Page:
Unlike many harmful invasive species in Ontario, the Rusty Crayfish does not come from overseas, but rather from our neighbors to the south. The Rusty Crayfish is native to the Ohio River basin in the United States. This species was likely introduced to Ontario by anglers from other areas discarding the crayfish they were using as bait. Another possibility is that the Rusty Crayfish may also have been introduced by people who acquired them as pets or through the scientific supply trade.
Rusty Crayfish are commonly found in lakes, rivers, ponds, and streams with clay, silt, and gravel bottoms that contain rocks, logs, or other debris the crayfish can hide under. They eat large quantities of vegetation and their large size and aggressive nature helps protect them from being eaten by native fish. A single female with 200 fertilized eggs can start a new population in an area not previously colonized by the Rusty Crayfish. There is currently no practical way to remove this invasive species once it has been established.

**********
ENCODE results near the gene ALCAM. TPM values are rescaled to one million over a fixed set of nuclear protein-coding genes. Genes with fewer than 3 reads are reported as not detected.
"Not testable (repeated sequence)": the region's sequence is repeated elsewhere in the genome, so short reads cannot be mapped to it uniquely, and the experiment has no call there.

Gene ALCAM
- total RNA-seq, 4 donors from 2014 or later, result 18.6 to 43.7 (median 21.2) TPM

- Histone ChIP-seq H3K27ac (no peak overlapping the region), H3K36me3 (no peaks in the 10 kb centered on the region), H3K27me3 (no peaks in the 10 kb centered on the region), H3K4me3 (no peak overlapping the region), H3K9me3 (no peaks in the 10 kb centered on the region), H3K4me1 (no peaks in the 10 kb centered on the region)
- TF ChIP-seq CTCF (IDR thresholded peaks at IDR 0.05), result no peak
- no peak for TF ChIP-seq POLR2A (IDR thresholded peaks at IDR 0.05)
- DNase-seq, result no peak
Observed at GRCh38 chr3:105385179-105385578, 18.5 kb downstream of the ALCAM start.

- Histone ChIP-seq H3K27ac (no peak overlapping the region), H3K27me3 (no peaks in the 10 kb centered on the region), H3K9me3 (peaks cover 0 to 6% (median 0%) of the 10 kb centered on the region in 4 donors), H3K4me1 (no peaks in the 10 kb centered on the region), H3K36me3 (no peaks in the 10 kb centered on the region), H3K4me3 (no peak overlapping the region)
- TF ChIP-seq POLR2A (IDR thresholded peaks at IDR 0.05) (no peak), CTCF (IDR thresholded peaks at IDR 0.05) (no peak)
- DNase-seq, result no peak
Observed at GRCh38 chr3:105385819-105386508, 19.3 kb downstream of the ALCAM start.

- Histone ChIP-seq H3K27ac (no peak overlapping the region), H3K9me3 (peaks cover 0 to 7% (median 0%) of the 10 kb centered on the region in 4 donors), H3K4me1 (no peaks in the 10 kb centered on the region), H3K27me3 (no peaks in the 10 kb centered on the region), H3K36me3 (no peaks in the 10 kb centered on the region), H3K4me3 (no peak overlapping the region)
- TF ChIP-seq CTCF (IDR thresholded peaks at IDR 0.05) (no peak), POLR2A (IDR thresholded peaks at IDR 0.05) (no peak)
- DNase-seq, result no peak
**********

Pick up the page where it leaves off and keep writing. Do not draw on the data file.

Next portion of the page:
The Rusty Crayfish was first recorded in Ontario in the early 1960’s from the Kawartha Lakes region. They can now be found throughout much of south-central and southeastern Ontario, including Manitoulin Island, the Magnetawan River, the Kawartha Lakes Basin, the Ottawa River Basin, and in northwestern Ontario.
Help Stop the SpreadOntario Invaders Species Account PDF